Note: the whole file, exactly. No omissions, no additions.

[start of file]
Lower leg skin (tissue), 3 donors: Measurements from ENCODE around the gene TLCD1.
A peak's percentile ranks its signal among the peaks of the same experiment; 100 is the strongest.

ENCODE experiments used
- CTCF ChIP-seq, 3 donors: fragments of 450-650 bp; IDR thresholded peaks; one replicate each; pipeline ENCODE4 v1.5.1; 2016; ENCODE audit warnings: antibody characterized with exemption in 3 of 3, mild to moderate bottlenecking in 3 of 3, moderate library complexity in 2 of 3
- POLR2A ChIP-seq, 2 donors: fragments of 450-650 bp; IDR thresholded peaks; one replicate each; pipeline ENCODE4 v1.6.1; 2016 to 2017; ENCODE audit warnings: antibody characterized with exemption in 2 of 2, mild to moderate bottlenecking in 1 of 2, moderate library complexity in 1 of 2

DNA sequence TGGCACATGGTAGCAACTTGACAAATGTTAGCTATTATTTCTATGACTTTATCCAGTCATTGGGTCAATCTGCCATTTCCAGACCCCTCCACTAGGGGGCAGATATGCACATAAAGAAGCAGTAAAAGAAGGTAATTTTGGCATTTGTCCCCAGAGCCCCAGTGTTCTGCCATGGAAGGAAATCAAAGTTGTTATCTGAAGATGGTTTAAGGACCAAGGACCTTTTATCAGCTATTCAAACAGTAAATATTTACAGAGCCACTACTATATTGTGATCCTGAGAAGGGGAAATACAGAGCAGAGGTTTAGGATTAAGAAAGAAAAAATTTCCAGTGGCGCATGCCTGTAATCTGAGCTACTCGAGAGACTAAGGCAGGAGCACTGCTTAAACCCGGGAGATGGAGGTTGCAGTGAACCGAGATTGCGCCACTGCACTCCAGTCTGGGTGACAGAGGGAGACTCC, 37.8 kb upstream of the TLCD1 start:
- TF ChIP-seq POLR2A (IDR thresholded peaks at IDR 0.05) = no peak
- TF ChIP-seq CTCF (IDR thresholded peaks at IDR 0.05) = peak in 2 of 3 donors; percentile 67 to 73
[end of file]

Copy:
Lower leg skin (tissue), 3 donors: Measurements from ENCODE around the gene TLCD1.
A peak's percentile ranks its signal among the peaks of the same experiment; 100 is the strongest.

ENCODE experiments used
- CTCF ChIP-seq, 3 donors: fragments of 450-650 bp; IDR thresholded peaks; one replicate each; pipeline ENCODE4 v1.5.1; 2016; ENCODE audit warnings: antibody characterized with exemption in 3 of 3, mild to moderate bottlenecking in 3 of 3, moderate library complexity in 2 of 3
- POLR2A ChIP-seq, 2 donors: fragments of 450-650 bp; IDR thresholded peaks; one replicate each; pipeline ENCODE4 v1.6.1; 2016 to 2017; ENCODE audit warnings: antibody characterized with exemption in 2 of 2, mild to moderate bottlenecking in 1 of 2, moderate library complexity in 1 of 2

DNA sequence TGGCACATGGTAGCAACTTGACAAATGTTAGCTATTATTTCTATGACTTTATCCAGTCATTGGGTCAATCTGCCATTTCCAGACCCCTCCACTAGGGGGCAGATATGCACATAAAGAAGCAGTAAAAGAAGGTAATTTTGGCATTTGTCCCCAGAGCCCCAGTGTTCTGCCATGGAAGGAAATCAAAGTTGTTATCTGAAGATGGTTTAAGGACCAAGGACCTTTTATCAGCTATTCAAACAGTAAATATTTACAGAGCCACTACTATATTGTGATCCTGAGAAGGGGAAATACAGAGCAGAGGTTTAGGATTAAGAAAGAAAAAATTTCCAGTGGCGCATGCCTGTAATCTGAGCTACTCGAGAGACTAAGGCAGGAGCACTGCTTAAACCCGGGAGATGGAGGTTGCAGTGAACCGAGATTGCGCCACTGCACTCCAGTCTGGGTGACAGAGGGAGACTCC, 37.8 kb upstream of the TLCD1 start:
- TF ChIP-seq POLR2A (IDR thresholded peaks at IDR 0.05) = no peak
- TF ChIP-seq CTCF (IDR thresholded peaks at IDR 0.05) = peak in 2 of 3 donors; percentile 67 to 73